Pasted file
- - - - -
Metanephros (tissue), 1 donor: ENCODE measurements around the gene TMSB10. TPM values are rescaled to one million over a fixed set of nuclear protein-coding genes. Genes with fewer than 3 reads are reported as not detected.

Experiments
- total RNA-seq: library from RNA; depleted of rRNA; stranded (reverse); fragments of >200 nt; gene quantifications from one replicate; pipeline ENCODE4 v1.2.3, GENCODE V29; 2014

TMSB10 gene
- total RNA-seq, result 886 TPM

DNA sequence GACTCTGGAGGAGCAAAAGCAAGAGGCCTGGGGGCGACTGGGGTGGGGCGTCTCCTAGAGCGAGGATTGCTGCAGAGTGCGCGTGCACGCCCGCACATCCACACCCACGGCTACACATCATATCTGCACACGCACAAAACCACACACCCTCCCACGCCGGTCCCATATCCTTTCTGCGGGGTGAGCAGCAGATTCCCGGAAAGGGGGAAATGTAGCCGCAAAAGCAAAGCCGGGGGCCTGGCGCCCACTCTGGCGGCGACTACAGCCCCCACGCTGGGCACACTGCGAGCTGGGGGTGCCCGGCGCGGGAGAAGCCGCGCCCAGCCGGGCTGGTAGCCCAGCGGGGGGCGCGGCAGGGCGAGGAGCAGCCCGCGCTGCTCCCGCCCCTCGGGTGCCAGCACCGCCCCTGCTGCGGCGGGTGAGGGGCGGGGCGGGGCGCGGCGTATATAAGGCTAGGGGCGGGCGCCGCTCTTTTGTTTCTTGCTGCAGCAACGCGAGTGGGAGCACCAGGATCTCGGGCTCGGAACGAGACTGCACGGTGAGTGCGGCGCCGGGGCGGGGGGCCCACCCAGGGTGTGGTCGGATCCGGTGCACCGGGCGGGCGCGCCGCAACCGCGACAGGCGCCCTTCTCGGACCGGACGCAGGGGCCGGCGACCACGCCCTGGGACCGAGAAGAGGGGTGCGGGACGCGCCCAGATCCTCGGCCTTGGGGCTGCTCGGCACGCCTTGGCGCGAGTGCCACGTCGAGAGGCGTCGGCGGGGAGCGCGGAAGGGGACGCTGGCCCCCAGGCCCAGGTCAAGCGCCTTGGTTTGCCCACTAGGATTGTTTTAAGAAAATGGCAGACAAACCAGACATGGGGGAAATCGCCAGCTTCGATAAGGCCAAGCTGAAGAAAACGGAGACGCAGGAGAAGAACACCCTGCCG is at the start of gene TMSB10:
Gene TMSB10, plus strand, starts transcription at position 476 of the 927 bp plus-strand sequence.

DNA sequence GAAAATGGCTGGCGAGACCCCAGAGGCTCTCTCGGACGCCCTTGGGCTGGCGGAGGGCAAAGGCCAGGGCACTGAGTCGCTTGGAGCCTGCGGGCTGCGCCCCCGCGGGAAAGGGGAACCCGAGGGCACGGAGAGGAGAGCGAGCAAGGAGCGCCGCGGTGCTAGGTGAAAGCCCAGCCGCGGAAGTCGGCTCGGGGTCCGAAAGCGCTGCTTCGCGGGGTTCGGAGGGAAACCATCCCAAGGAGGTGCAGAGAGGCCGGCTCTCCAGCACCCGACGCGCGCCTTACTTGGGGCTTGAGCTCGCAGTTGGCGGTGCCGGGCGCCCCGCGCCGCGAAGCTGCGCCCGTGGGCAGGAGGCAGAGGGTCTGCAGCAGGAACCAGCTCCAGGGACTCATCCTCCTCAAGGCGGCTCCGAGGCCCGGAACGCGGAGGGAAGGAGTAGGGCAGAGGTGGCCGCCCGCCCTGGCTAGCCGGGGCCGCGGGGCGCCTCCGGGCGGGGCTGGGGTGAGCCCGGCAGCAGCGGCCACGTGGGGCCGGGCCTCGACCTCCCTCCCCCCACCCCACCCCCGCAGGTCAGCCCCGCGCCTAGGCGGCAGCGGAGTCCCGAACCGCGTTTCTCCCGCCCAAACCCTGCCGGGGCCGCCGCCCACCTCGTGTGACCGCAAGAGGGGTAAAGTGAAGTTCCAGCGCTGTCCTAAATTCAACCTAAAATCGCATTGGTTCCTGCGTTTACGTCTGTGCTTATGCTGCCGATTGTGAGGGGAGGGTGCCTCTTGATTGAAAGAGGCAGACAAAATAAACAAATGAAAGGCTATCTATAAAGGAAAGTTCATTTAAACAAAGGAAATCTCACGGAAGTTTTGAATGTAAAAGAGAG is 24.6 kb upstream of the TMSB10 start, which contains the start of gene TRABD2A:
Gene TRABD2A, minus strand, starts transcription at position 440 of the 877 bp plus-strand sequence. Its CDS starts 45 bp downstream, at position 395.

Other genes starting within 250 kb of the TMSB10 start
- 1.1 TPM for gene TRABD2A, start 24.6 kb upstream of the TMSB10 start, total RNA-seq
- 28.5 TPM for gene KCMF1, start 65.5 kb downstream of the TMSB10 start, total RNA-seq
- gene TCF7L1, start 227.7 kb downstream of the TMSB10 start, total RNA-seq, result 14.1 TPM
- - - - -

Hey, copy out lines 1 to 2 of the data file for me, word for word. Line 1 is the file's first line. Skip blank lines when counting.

Metanephros (tissue), 1 donor: ENCODE measurements around the gene TMSB10. TPM values are rescaled to one million over a fixed set of nuclear protein-coding genes. Genes with fewer than 3 reads are reported as not detected.

Experiments